• Morning Rounds

    A Case of a Migrating White Retinal Lesion

    By Alanna Nattis, DO, Paymohn Mahdavi, MD, and Robert Josephberg, MD
    Edited by Steven J. Gedde, MD

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    After 4 days of decreased vision in his right eye, Jimmy Greenhoff* presented to the emergency room. The 39-year-old denied any trauma or other inciting factors. He said that he had felt occasional right brow discomfort, but there had not been any eye pain, flashes, floaters, redness, discharge, or pain on eye movement. He also complained of occasional headache but denied fever, chills, joint pain, or rashes. He was concerned that his vision loss might be related to his 10-year history of neurocysticercosis. He stated that he had seen his neurologist 2 weeks earlier for a seizure, which was thought to be associated with new neurocysticercosis lesions seen on brain MRI.

    Medical History

    Mr. Greenhoff’s past medical history was significant for neurocysticercosis complicated by seizures, which had been diagnosed and treated in 2004 in Ecuador. He had been seizure free for 5 years until 2 weeks before our encounter.

    His past ocular history included central serous chorioretinopathy in the left eye in 2010, which resolved spontaneously.

    His active medications were albendazole, oxcarbazepine, and dexamethasone—all of which were prescribed for neurocysticercosis. He had no known drug allergies, and family history was noncontributory.

    What We Saw

    On examination, Mr. Greenhoff’s best-corrected visual acuity was 20/30 in his right eye and 20/60 in his left. His pupils were equally round and reactive without an afferent pupillary defect. Intraocular pressure was 11 mm Hg in both eyes; ocular motility was full.

    Slit-lamp examination of the anterior segment of both eyes was unremarkable, with the exception of a 1-mm stromal scar nasal to the visual axis in the right eye. Dilated exam of both eyes revealed healthy-appearing optic nerves with a cup-to-disc ratio of 0.4. The macula appeared flat, and the vitreous was clear.

    Examination of the peripheral retina in Mr. Greenhoff’s right eye revealed a white, round, flat subretinal lesion, approximately 1/3 disc diameter in size, just temporal to the arcades. There was no overlying vitritis or hemorrhage. Examination of the periphery of the left eye was unremarkable.

    Clinical Course

    We discussed our findings with a retina specialist and the patient’s neurologist, and no acute changes in clinical management were made.

    Lab results. Laboratory analysis including complete blood count, metabolic panel, sedimentation rate, C-reactive protein, toxocariasis, and toxoplasmosis was performed; all results were within normal limits.

    New findings at follow-up visit. At follow-up 2 days later, Mr. Greenhoff’s vision remained unchanged, as did his anterior segment examination. On repeat dilated fundus exam of the right eye, the once-flat subretinal lesion had become elevated and increased in size to approximately 2 disc diameters. Optical coherence tomography (OCT) of the lesion was performed. This showed an elevated cystic lesion that appeared to be migrating through the retina in the right eye. Fluorescein angiography revealed leakage from and around the lesion.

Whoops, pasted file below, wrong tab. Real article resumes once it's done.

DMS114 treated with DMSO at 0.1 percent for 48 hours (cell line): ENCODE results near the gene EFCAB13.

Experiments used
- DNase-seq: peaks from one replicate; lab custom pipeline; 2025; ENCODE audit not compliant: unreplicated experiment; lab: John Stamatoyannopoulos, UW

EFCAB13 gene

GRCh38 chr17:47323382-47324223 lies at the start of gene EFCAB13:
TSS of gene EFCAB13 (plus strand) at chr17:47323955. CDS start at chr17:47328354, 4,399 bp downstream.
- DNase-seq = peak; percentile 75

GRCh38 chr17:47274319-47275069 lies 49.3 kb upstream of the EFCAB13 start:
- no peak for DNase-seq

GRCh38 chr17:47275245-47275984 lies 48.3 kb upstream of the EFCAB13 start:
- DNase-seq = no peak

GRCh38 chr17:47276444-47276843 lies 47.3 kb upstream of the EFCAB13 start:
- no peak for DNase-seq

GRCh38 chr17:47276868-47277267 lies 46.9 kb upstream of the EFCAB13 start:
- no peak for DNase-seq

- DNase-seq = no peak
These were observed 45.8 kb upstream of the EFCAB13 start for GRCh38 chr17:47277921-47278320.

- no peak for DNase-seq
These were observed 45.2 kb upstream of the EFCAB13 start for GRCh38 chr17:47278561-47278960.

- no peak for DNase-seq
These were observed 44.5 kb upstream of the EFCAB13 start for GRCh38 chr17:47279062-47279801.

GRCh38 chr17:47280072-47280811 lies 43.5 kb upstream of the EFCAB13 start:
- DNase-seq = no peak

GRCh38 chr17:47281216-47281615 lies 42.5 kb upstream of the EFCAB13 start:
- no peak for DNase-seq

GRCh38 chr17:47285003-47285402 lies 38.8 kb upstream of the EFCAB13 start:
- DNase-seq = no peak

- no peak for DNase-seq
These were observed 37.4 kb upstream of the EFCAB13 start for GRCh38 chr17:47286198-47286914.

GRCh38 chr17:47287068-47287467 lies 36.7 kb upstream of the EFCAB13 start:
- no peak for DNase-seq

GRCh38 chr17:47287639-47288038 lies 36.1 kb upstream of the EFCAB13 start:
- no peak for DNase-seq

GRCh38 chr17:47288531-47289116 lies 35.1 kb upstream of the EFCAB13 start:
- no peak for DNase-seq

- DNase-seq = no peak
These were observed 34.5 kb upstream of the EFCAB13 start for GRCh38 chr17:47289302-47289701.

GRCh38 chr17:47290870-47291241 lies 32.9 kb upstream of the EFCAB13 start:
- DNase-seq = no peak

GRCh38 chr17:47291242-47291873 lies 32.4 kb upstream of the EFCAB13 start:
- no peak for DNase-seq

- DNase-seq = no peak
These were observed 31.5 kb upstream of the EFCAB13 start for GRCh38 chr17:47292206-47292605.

Our Diagnosis

    It was apparent at this point that the most likely diagnosis of this large, white, cystic, migrating intraretinal lesion was an intraocular cysticercus cyst. We discussed treatment options with the patient and the need for surgical management in the near future; however, he wished to continue medical management and observation, despite the risks of vision loss, ocular inflammation, and worsening of his condition.

    At follow-up 1 week later, Mr. Greenhoff had no change in vision or lesion size. Again, we discussed treatment approaches, as well as the option of laser demarcation of the lesion along with continued medical therapy, as the patient still resisted vitreoretinal surgery for lesion removal. With the understanding that the cysticercus would not be eliminated by laser demarcation and that his clinical condition could deteriorate by delaying vitreoretinal surgery, the patient underwent uneventful laser demarcation of the intraretinal lesion.

    Despite multiple discussions with the patient regarding the necessity of surgery, he wished to continue medical therapy and observation, as his vision remained unchanged and he was not experiencing any eye pain or intraocular inflammation. Mr. Greenhoff remained stable for the following 3 weeks but, unfortunately, was lost to follow-up despite multiple phone calls and messages.


    Cysticercosis is caused by infection with the larval stage of the parasitic cestode Taenia solium.1 Humans are infected by eating food contaminated with feces. Once ingested, the oncospheres hatch in the intestine; invade the intestinal walls; and migrate to striated muscles, brain, liver, eye, and other tissues.1 Here, they develop into cysticerci.1,2

    Geographic distribution. Although endemic to tropical areas (sub-Saharan Africa, India, East Asia, Latin America), U.S. incidence of cysticercosis is increasing as a result of immigration, increased travel to endemic areas, improved serologic testing, and availability of diagnostic imaging.3

    Symptoms at presentation. The most common presentation of ocular cysticercosis is decreased vision, pain, and redness.2